How to fix a corrupted external hard drive using fsck command

Step 2: Restart your computer and hold down Command + S keys to boot into Single User Mode.

Step 3: Release the keys until you see white text appears on the startup screen.

Step 4: Wait until you see root#appears at the bottom of the text.

Step 5: Run the following command:

/sbin/fsck_hfs -fy/dev/disk3s2

Tips: Remember to replace "hfs" with the file system on your external hard disk. For example, type fsck_msdos for FAT file system and type fsck_exfat for exFAT file system. Remember to replace disk3s2 with the Device name of your external hard disk too.

Step 6: Wait until the checking and repairing process is completed and run reboot command.

Hopefully, the command has helped you fix file system errors on your external hard drive. If your external hard drive is still not working properly after you reconnect it to the Mac, proceed to the last solution.

Solution 3: Reformat the external hard drive

If you have encountered the First Aid operation failure when trying to fix external hard drives and neither of the solutions above works, the disk is probably severely corrupted. The simplest and most efficient way is to reformat the corrupted external hard drive to make it workable again. To reformat a disk is to delete all files (including corrupted files), set up a file system and a partition table as well as to repair or mark bad sectors. Those are the main factors that cause disk corruption, so to reformat a disk can solve almost all disk problem you may come across. But before that, you'd better back up as many files as possible to another drive, just as Disk Utility suggested.

However, you probably won't be able to back up your files directly from the seriously corrupted external hard drive. In this situation, data recovery software comes for help.

Step 1: Recover as much data as possible with iBoysoft Mac Data Recovery

iBoysoft Mac Data Recovery is reliable external hard drive data recovery software for Mac users. It is able to recover deleted or lost data from unreadable/unmountable/formatted/corrupted external hard drives. In addition to external hard drive data recovery, it is also a tool that supports USB flash drive data recovery, SD card data recovery and so on. Moreover, it is a data recovery tool for Mac that supports data recovery for encrypted APFS disks. This software is fully compatible with macOS 10.15/10.14/10.13/10.12 and OS X 10.11/10.10/10.9/10.8/10.7.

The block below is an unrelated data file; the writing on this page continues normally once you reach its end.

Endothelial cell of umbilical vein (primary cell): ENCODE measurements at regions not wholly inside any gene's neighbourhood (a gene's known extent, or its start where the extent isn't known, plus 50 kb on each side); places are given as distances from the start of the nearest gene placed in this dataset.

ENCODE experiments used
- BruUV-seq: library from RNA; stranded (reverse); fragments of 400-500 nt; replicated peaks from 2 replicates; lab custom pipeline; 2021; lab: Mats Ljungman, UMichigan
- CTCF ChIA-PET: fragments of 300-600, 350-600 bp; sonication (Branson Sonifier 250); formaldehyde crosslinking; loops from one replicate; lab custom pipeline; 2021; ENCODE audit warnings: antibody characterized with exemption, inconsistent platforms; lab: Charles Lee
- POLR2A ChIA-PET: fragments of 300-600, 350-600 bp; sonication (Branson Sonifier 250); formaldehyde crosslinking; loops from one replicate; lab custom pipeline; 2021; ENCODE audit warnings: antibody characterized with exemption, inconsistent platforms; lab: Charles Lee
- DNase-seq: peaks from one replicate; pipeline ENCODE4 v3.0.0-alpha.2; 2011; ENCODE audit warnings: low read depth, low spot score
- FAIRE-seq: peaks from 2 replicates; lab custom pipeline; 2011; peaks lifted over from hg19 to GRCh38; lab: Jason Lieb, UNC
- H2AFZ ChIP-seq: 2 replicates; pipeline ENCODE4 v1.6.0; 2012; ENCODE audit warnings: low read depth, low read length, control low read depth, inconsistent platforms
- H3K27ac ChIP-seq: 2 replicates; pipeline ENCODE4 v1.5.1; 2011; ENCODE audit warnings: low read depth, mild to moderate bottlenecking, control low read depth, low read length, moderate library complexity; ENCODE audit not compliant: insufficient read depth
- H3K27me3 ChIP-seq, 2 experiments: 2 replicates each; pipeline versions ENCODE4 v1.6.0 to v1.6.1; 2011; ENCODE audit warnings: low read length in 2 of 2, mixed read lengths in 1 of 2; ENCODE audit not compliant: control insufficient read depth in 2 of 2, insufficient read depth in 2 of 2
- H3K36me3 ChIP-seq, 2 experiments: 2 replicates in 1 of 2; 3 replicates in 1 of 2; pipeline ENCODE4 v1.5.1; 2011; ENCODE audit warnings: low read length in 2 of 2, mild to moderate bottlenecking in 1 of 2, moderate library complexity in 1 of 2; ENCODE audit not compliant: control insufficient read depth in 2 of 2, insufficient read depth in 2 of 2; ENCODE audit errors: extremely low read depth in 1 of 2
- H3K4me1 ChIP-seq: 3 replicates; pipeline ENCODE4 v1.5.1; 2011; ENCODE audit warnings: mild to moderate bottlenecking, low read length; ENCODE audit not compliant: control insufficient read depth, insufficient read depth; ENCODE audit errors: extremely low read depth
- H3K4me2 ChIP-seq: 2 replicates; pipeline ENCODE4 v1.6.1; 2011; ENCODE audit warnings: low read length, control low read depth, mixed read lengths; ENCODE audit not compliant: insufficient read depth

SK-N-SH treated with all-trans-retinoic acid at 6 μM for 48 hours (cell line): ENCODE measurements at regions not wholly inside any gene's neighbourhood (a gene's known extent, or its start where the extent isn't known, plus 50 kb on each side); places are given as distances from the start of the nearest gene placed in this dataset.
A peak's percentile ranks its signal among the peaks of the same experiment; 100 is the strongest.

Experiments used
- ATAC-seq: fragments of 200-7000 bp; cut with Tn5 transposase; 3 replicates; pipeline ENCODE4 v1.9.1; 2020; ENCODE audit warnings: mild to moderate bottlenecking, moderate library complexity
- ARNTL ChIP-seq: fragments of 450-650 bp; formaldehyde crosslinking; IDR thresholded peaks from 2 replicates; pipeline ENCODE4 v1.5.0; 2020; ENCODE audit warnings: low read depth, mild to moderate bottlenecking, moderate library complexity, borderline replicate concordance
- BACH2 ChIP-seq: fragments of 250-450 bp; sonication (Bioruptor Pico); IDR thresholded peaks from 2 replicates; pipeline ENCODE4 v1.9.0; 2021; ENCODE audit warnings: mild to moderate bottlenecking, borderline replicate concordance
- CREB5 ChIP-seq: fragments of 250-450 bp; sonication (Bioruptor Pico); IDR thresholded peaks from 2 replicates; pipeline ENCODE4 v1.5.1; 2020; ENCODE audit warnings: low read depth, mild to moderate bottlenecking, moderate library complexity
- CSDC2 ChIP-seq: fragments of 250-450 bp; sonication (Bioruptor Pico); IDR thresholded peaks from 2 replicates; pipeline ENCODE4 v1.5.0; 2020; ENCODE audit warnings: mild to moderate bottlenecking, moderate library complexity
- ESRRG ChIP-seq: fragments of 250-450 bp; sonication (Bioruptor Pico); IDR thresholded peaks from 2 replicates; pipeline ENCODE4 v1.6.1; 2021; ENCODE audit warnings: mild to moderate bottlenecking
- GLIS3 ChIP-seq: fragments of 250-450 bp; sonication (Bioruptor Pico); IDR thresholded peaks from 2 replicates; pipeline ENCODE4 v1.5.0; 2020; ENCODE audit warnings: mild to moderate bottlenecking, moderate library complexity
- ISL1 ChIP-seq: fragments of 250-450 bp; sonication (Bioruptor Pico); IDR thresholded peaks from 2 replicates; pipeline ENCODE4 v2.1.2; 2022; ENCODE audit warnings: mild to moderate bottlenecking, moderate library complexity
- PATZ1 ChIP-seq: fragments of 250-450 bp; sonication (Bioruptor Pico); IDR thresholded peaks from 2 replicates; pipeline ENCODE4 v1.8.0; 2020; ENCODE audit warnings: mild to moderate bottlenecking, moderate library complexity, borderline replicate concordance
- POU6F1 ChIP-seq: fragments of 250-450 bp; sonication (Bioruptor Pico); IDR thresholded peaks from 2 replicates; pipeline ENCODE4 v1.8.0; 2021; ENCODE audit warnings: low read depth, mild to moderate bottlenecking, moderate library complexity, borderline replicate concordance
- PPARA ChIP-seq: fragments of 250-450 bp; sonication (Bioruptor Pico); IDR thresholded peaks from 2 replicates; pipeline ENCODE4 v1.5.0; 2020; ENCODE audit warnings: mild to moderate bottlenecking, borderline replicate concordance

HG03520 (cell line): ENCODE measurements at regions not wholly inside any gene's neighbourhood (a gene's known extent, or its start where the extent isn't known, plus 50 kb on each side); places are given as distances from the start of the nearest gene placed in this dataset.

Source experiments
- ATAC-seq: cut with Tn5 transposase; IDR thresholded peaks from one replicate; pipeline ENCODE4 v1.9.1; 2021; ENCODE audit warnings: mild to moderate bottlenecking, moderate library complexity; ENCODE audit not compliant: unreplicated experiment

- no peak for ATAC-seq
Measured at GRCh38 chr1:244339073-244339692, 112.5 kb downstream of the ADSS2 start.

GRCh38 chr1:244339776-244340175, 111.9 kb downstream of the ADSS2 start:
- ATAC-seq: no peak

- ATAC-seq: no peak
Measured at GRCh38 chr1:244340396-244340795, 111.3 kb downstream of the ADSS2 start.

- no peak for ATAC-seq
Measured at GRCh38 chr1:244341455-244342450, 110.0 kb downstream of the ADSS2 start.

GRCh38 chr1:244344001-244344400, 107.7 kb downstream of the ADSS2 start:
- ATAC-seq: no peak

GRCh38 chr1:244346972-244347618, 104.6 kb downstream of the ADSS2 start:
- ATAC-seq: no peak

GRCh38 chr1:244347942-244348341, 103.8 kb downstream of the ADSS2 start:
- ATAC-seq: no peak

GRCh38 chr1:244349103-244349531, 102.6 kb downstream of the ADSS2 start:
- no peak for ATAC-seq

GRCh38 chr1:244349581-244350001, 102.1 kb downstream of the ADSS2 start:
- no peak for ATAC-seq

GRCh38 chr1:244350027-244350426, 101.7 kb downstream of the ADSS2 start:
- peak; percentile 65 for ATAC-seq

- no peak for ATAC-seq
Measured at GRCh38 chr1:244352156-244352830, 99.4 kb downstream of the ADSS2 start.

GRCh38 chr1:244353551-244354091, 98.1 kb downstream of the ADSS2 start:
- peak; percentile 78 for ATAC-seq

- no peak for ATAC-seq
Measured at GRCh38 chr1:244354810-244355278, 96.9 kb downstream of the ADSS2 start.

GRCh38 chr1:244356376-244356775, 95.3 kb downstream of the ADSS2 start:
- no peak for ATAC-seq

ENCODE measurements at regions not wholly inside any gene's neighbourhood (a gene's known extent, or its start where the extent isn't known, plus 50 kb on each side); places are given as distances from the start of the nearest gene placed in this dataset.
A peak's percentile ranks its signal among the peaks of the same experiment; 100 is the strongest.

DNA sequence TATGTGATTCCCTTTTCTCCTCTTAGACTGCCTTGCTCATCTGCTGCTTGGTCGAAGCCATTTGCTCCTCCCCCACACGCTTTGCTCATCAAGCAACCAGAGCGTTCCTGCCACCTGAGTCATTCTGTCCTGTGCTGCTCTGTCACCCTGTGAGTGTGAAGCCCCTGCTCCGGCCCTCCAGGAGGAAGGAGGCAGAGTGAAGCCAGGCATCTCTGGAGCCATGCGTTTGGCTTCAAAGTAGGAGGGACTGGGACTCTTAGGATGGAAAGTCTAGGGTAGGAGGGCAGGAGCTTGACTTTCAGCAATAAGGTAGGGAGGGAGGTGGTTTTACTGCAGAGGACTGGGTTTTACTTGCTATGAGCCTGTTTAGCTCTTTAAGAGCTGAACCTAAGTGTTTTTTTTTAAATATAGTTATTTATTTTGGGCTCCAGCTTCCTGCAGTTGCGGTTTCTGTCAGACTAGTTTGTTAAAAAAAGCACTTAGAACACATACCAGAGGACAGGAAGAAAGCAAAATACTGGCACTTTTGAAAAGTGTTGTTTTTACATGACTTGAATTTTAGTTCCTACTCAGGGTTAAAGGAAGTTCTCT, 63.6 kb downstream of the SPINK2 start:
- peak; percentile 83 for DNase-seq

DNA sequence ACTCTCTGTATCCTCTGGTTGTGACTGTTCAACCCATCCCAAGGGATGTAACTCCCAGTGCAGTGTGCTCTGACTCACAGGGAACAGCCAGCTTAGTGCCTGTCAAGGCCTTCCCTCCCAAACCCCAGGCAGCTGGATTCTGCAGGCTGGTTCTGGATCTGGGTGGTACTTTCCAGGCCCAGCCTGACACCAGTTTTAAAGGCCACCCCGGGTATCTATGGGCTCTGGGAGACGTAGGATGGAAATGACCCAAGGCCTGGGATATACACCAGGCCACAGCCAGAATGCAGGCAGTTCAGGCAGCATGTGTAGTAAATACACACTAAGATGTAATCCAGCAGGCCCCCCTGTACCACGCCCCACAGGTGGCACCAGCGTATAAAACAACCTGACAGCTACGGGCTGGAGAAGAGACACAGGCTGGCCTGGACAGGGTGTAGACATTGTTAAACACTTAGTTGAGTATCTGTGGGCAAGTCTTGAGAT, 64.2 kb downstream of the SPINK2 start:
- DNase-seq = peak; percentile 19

Recover data from corrupted external hard drives with iBoysoft Mac Data Recovery

1. Download, install and launch iBoysoft Mac Data Recovery.

Recover data from external hard drives

2. Select the external hard drive that First Aid failed to repair and click Next. The program will start scanning this drive for recoverable files.

Recover data from external hard drives

3. Double-click the found files to preview after the scanning process finishes.

Recover data from external hard drives

4. Select what you want to get back and click Recover.

5. Go through the recovered files and make sure all desired files are back.

Step 2: Erase/reformat the external hard drive in Disk Utility

1. Go to Finder > Applications > Utilities > Disk Utility.

2. Select the external hard drive and click Erase on the top toolbar.

Erase external hard drive

3. Provide the required details including a name, a format, and a scheme.

4. Click on Erase button.

5. Wait until the process finishes.

If the external hard drive still doesn't work on Mac after reformatting, it's very possible that the external hard drive has been damaged physically. You have to send it to a local service center or replace it with a new one.

Conclusion

Disk Utility's First Aid repairing process doesn't fail on external hard drives only. It could happen to any external disks including pen drives, SD cards, memory sticks, etc. As a result, if you come cross First Aid operation failure on any external disks, this post can still be very helpful.

Molly

Molly is an editor @iBoysoft who frequently shares useful tutorials about data recovery for Windows and Mac.